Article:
INFECTIONS: If any client is malware infected, the connecting network might
get compromised as well unless it’s protected with an effective anti-virus
system.

3.3.5 INTEROPERABILITY:
 IPsec compliant software from two
different vendors may not always be able to work together, so, Interoperability
is also a concern

 

4.0 Conclusion:
As we find ourselves relying more and
more on cloud services and multiple devices all connected to the Internet, it
is vital that we stay informed and take steps to ensure our privacy online. VPN
services claim to offer a private, secure network. There are a few VPN
technologies amongst which IPsec and SSL VPN are most popular. However, there
are a lot of vulnerabilities that needs to be addressed. A report suggested
that NSA had the ability to remotely extract confidential keys from Cisco VPNs
for over a decade, Mustafa Al-Bassam, a security researcher at payments
processing firm Secure Trading, told Ars. “This explains how they were
able to decrypt thousands of VPN connections per minute as shown in documents
previously published by Der Spiegel.” So, careful consideration must be
given to the risk involved. Security features such as support for strong
authentication, support for anti-virus software, and intrusion detection, industry-proven
strong encryption algorithms and so on are need to considered if we decide to
go for a VPN product.

 

5.0 Future work:
The following can be implemented when deploying a VPN for more secure and
private connection:

1. Installing an Intrusion Detection system.

2. Using firewall.

3. Installing anti-virus software on both clients and
servers in the case if either end is infected with virus.

4. VPN connections should have secured and managed
authentication system.

5. Network connections should be recorded.

6. The log should be reviewed regularly.

7. Network administrators and supporting staff should be
trained so that they can implement VPNs in a proper way

8. TO protect the internal network, VPN entry point should
be placed in a Demilitarized Zone (DMZ)

9. During a VPN connection, split tunneling should be
avoided when accessing the Internet or any other network that is not secure simultaneously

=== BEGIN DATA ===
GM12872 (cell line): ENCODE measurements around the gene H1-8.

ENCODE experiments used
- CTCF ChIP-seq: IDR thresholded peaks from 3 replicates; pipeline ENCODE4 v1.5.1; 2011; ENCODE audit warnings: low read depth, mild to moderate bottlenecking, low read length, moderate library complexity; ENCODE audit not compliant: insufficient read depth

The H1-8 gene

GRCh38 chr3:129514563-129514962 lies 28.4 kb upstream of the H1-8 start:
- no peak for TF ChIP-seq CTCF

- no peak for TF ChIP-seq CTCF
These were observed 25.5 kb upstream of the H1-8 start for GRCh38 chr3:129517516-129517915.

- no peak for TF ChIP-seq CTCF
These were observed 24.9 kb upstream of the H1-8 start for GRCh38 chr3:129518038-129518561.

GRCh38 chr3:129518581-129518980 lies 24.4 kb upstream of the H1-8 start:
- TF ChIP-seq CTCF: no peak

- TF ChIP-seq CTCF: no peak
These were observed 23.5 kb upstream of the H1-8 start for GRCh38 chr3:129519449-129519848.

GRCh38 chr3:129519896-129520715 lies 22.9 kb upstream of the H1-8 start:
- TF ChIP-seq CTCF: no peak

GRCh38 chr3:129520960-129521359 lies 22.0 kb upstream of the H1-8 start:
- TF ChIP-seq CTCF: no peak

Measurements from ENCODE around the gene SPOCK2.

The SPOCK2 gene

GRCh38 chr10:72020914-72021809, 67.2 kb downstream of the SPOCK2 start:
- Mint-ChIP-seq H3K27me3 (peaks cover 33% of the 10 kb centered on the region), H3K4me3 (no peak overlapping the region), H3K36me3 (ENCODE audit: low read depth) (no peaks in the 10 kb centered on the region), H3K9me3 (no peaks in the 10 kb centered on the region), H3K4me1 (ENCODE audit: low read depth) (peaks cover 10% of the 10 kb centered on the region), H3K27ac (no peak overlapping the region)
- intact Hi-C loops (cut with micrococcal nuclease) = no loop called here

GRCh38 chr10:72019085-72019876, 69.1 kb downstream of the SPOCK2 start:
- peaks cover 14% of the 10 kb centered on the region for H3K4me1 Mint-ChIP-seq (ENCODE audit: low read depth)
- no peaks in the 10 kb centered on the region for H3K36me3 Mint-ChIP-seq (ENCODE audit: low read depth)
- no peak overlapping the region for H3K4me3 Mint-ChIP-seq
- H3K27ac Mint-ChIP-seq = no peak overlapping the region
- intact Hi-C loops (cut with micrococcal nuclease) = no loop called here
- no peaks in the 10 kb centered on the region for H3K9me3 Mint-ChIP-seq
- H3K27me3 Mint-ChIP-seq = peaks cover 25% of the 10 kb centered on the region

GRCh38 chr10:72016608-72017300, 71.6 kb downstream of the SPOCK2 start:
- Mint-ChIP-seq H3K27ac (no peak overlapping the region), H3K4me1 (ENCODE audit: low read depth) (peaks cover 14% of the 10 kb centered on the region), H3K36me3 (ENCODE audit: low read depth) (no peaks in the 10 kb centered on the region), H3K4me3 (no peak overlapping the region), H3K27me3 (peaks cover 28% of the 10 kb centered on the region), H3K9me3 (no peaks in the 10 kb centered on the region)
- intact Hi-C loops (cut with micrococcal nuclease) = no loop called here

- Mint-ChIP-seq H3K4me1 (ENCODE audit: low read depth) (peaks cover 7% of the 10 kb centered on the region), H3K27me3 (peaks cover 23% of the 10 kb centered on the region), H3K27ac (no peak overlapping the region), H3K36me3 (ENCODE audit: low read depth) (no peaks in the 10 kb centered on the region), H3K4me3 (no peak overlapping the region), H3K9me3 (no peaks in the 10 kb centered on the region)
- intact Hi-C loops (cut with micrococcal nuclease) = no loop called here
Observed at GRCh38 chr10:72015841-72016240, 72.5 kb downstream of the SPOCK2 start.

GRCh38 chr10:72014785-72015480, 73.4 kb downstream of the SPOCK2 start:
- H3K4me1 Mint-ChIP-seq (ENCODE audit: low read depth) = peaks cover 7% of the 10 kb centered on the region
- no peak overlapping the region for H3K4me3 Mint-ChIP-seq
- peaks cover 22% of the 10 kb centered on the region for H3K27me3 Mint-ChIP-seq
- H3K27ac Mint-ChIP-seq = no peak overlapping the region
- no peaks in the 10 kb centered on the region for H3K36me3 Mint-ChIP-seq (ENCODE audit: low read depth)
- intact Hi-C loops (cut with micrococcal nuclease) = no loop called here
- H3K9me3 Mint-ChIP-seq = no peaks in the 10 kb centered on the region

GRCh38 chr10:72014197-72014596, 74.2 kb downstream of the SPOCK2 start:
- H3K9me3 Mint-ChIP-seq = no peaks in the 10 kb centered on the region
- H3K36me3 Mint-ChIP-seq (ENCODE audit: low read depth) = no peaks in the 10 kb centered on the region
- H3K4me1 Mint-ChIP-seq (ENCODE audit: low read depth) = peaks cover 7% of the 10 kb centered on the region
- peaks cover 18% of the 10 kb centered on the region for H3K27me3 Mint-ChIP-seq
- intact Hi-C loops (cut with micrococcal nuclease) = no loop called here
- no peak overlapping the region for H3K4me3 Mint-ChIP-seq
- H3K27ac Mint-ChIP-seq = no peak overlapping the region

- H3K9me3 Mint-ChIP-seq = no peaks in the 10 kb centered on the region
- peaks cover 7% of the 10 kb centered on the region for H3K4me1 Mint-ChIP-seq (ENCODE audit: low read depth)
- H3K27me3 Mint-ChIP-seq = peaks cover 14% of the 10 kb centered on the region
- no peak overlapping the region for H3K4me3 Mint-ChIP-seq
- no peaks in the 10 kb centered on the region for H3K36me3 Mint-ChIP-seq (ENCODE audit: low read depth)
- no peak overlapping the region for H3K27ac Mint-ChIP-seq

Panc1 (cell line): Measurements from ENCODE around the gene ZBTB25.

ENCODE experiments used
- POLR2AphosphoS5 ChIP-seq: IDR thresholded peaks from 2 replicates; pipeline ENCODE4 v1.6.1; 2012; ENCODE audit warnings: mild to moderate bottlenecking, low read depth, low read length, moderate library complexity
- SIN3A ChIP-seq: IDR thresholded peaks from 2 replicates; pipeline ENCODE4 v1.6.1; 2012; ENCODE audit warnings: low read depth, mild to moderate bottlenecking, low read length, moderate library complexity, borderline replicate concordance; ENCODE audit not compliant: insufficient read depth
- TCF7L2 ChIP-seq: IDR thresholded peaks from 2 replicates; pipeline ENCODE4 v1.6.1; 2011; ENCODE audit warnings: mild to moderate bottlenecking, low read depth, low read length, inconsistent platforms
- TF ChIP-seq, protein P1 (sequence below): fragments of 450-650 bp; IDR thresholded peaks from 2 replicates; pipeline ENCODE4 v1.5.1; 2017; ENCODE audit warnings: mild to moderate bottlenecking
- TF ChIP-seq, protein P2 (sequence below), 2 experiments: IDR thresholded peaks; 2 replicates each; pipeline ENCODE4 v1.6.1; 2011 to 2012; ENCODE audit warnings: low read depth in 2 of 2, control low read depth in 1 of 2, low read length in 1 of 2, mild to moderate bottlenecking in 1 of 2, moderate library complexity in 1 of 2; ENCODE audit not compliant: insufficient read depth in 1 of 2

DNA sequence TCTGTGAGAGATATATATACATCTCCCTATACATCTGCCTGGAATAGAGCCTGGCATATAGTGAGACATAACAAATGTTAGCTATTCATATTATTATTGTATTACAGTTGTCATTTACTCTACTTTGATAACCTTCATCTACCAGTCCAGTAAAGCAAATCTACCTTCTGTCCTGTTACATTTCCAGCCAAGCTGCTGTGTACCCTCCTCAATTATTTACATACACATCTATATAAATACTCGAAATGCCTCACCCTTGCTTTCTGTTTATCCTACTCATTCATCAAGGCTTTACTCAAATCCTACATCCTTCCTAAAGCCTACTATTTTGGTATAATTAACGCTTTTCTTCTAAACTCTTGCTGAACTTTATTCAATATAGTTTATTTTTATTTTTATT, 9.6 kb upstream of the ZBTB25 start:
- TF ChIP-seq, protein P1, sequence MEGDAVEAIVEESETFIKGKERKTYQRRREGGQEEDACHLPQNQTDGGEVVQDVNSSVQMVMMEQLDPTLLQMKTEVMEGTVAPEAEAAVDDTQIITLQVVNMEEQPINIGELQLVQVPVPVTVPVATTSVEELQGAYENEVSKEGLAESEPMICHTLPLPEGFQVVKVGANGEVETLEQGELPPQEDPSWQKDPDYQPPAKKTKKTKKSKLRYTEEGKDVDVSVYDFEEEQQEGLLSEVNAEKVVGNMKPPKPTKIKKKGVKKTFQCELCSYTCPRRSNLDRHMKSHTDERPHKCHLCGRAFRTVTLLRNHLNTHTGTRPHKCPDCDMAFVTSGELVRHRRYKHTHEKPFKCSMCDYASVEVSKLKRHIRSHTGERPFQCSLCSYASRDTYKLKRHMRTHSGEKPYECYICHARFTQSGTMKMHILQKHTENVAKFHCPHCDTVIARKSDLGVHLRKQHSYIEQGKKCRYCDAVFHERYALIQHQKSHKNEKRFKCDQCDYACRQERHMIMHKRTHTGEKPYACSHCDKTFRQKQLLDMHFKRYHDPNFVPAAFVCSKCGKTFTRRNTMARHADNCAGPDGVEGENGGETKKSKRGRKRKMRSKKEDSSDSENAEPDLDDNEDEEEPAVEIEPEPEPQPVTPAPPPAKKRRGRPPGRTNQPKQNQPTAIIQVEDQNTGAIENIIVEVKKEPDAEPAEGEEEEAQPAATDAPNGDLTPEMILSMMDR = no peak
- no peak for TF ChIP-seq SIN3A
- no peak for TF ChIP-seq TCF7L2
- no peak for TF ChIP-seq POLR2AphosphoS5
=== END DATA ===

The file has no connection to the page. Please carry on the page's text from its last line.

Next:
6.0 References:

 

1. J. Crace. “VPN Security: What You Need to
Know.” Cloudwards, 25 Sept, 2017. Online.Available: www.cloudwards.net/vpn-security-what-you-need-to-know/.

2. F.
O’Sullivan. “Beginners Guide: What Is a VPN?” 3 Dec, 2017.
Online.Available:  www.cloudwards.net/what-is-a-vpn/.

3. H. Robinson. “Microsoft PPTP VPN Vulnerabilities
Exploits in Action.” August 22nd 2002.

4. G. Tyson. “A Glance through the VPN
Looking Glass: IPv6 Leakage and DNS Hijacking in Commercial VPN clients”.
17-Feb.-2015.

5. K. Noyes. “Beware, VPN users: You may not be
as safe as you think you are.” 1 July, 2015. Online. Available: https://www.pcworld.com/article/2943472/vpn-users-beware-you-may-not-be-as-safe-as-you-think-you-are.html.

6. 
J. Martindale, “Many big VPNs have glaring security problems.” July1, 2015.
Online. Available: https://www.digitaltrends.com/computing/commercial-vpn-huge-security-flaws/.

7. R. Harrell. “VPN security:
Where are the vulnerabilities?”  October, 2005. Online. Available: http://searchenterprisewan.techtarget.com/tip/VPN-security-Where-are-the-vulnerabilities.

8  J. Leyden. “90% of SSL VPNs
are ‘hopelessly insecure’, say researchers.” 26 February, 2016. Online.
Available: https://www.theregister.co.uk/2016/02/26/ssl_vpns_survey/.

9. B. Mitchell. “VPN Tunnels Tutorial”. July 21, 2017. Online.Available:
https://www.lifewire.com/vpn-tunneling-explained-818174.

 

10. The Government of the
Hong Kong Special Administrative Region, VPN SECURITY. February, 2008.

 

11. D. Goodin. “How the NSA snooped on encrypted Internet traffic for a
decade.” August 20, 2016. Online. Available: https://arstechnica.com/information-technology/2016/08/cisco-firewall-exploit-shows-how-nsa-decrypted-vpn-traffic/.